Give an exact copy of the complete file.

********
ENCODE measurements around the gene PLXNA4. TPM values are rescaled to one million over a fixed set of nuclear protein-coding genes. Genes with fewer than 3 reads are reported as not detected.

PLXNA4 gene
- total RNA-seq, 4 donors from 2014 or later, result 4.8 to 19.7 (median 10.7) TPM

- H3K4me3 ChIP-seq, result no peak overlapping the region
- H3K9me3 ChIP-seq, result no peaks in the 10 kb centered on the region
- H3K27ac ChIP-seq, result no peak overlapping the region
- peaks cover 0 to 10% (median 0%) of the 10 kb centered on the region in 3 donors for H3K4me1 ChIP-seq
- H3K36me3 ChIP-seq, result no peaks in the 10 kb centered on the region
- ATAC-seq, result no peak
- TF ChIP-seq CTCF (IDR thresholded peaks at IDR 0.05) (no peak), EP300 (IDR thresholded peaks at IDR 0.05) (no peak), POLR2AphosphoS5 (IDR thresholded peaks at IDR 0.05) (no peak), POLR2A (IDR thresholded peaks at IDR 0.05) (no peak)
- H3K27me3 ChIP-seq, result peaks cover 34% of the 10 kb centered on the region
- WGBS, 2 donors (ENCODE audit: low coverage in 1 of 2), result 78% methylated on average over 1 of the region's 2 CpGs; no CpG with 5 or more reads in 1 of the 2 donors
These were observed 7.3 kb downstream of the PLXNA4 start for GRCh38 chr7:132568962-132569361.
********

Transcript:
ENCODE measurements around the gene PLXNA4. TPM values are rescaled to one million over a fixed set of nuclear protein-coding genes. Genes with fewer than 3 reads are reported as not detected.

PLXNA4 gene
- total RNA-seq, 4 donors from 2014 or later, result 4.8 to 19.7 (median 10.7) TPM

- H3K4me3 ChIP-seq, result no peak overlapping the region
- H3K9me3 ChIP-seq, result no peaks in the 10 kb centered on the region
- H3K27ac ChIP-seq, result no peak overlapping the region
- peaks cover 0 to 10% (median 0%) of the 10 kb centered on the region in 3 donors for H3K4me1 ChIP-seq
- H3K36me3 ChIP-seq, result no peaks in the 10 kb centered on the region
- ATAC-seq, result no peak
- TF ChIP-seq CTCF (IDR thresholded peaks at IDR 0.05) (no peak), EP300 (IDR thresholded peaks at IDR 0.05) (no peak), POLR2AphosphoS5 (IDR thresholded peaks at IDR 0.05) (no peak), POLR2A (IDR thresholded peaks at IDR 0.05) (no peak)
- H3K27me3 ChIP-seq, result peaks cover 34% of the 10 kb centered on the region
- WGBS, 2 donors (ENCODE audit: low coverage in 1 of 2), result 78% methylated on average over 1 of the region's 2 CpGs; no CpG with 5 or more reads in 1 of the 2 donors
These were observed 7.3 kb downstream of the PLXNA4 start for GRCh38 chr7:132568962-132569361.